Even in the concrete jungle that constitutes much of Manhattan, I often hear the delightful strains of birdsong. It may be only background music, but oh, what a difference it makes! Better than an iPod for elevating my mood.
Songfests occur not just in Central Park, but in unlikely places, too. Inside my apartment, I regularly hear birds calling from the courtyard out back, though the only greenery it offers is a few potted shrubs. I have noticed birds cheeping in the eaves of buildings on treeless streets and was once serenaded by a bevy of birds in a small grove by the Holland Tunnel.
With birds so omnipresent here, in this inhospitable urban environment, I never thought their overall survival was anything to worry about. Yet a new report from Audubon says otherwise. Over the past 40 years, the populations of 20 species of common birds have plummeted. While I was daydreaming, the songs in the air had grown fewer and farther between.
The northern bobwhite tops Audubon's list of common birds in decline. Though it has a high reproductive rate, is not a picky eater and has a fairly large range, its population has dropped 82 percent over the past four decades, from 31 million to 5.5 million. The problem is that its habitat -- grasslands with shrubs and widely spaced trees -- has been giving way to large-scale agriculture and development.
At the other end of the list are the little blue heron and ruffed grouse, both of whose populations have declined a "mere" 54 percent. The herons, which now number 150,000, live in the south where poor water quality is affecting their food supply. Meanwhile, the grouse, with 6.8 million members, is losing habitat up north to logging and overgrazing by deer. Threats to other species include mining, drilling, forest management practices and global warming.
While none of these species is in danger of disappearing anytime soon, the sharp downward trend in their numbers alarms scientists, as does the fact that it cuts across so many species and results from such diverse causes.
There is no magic bullet to counter the trend, but there is much that you can do personally to help.
One is to create your own patch of habitat around your home by sowing some (or all) of your yard with native grasses, shrubs and trees. This will have the effect of forming a small oasis in the desert of lawns -- a place where birds can find food, shelter and nesting sites. If there is no source of water on your property, you might add a bird bath, too. The obvious side benefit to you is the amount of wildlife you'll see -- not just birds, but butterflies and possibly small mammals, too.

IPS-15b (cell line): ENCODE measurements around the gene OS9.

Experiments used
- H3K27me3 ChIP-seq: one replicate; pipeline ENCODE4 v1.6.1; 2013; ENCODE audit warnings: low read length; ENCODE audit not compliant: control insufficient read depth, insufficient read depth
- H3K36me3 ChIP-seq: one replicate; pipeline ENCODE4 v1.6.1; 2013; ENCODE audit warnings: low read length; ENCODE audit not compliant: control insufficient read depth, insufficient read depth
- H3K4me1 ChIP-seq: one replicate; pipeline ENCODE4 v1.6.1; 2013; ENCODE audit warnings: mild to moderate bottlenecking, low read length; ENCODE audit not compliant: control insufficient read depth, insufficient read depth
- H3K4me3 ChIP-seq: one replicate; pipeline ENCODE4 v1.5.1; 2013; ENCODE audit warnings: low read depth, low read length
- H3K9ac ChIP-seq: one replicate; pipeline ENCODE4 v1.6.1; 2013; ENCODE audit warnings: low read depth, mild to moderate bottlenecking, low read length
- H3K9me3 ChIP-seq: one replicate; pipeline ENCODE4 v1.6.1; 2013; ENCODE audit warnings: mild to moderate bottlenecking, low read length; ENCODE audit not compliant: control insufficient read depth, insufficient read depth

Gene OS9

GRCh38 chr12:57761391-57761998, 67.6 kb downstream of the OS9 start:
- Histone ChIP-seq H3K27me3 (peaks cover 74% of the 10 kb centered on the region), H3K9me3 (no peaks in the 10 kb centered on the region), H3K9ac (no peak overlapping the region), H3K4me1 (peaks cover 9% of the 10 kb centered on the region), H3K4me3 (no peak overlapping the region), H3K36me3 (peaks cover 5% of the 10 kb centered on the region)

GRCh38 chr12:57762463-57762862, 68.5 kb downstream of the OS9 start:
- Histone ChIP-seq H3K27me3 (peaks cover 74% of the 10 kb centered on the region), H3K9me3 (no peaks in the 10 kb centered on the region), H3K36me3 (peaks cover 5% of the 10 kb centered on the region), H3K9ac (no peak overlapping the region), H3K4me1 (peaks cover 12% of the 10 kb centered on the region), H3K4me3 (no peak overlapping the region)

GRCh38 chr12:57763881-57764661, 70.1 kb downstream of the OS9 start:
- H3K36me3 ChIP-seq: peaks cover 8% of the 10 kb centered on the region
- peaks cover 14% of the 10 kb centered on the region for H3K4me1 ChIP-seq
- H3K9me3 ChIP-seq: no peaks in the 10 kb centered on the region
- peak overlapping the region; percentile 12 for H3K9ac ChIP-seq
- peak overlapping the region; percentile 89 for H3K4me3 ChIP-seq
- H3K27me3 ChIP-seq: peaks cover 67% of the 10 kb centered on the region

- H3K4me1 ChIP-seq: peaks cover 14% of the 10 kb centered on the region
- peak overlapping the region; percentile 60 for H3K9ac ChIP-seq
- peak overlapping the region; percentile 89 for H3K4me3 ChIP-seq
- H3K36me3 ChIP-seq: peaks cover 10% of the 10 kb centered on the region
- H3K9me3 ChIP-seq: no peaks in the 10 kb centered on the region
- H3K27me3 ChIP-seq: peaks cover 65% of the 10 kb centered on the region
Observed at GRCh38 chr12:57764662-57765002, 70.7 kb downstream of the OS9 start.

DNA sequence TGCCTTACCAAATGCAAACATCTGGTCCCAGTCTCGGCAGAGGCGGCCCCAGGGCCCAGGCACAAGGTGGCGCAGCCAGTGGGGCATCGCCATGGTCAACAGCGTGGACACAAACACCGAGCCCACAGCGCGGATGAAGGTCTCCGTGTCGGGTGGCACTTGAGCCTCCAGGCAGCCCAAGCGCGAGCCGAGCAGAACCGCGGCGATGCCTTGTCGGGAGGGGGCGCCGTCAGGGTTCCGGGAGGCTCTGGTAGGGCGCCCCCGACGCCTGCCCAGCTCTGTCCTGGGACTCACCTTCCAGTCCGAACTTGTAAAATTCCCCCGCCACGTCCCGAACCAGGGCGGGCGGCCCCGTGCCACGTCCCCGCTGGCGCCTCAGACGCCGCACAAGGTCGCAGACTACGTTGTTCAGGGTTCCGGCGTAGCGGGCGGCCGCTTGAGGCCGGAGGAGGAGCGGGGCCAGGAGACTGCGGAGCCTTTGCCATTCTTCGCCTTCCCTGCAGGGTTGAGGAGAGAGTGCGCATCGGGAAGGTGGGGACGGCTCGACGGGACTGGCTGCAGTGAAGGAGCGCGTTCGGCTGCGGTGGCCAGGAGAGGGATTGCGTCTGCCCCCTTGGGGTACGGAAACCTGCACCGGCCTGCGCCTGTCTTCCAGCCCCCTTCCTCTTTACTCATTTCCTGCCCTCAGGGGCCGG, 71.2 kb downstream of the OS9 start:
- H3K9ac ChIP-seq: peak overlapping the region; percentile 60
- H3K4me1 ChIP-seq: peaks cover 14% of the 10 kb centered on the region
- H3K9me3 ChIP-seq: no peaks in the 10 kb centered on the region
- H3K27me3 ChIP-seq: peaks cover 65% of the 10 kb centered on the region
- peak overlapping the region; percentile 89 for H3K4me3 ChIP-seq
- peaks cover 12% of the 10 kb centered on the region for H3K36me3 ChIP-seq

Another way to help is to buy recycled paper products -- including tissues, toilet paper and (if you must use them) paper towels. Why? Because paper products not made from recycled materials are made by cutting down trees, aka bird (and other wildlife) habitat. Much of that cutting goes on in the Canadian boreal forest, a breeding ground for up to 3 billion birds each spring.
Third, save energy to help put the brakes on global warming, which wreaks havoc with bird habitat. You probably already know several ways, but here are a few to get you started: replace your incandescent bulbs with compact fluorescents, unplug your chargers and equipment when not in use and buy energy-efficient appliances bearing the government's Energy Star label. When it comes time to buy a car, look for a model with high mileage per gallon. It need not be a hybrid, just a fuel-efficient car.
These steps may seem like an awful lot of trouble for species that still number mostly in the millions. But if action isn't taken to shore up their habitat now, it won't be long until their populations dip into the thousands.
Just do the math. A population of 5.5 million, as the northern bobwhite has today, that declines by 82 percent every 40 years, would be less than 180,000 by the end of this century -- and virtually extinct by the end of the next.
Humans might need to make all their own music then.
Sheryl Eisenberg, a long-time advisor to NRDC, posts a new This Green Life every month. Sheryl makes her home in Tribeca (NYC), wherealong with her children, Sophie and Gabby, and husband, Petershe tries to put her environmental principles into practice. No fooling. Read more about Sheryl.
What are "common birds"? Audubon defines them as "species with more than 500,000 individuals worldwide, with a range of more than 385,000 square miles."
The boreal chickadee is one of the common birds in decline, having lost 73 percent of its population in the last 40 years.
Black tupelo is on the National Wildlife Federation's top ten native plant list for the northeast. Both birds and mammals enjoy its fruit.
Easy, cheap and good. Since native plants are adapted to local conditions, they are easier and cheaper to maintain than conventional grass and plantings. Once they are established, they generally grow on their own -- without fertilizers, pesticides or watering. This is beneficial not just for birds, but for the environment at large.
Buy recycled tissue products listed on NRDC's wallet-sized shopping guide to help save bird habitat.
--------------------------------- Sheryl Eisenberg is a web developer and writer. With her firm, Mixit Productions (http://www.mixitproductions.com), she brought NRDC online in 1996, designed NRDC's first websites, and continues to develop special web features for NRDC. She created and, for several years, wrote the Union of Concerned Scientists' green living column, Greentips, and has designed and contributed content to many nonprofit sites.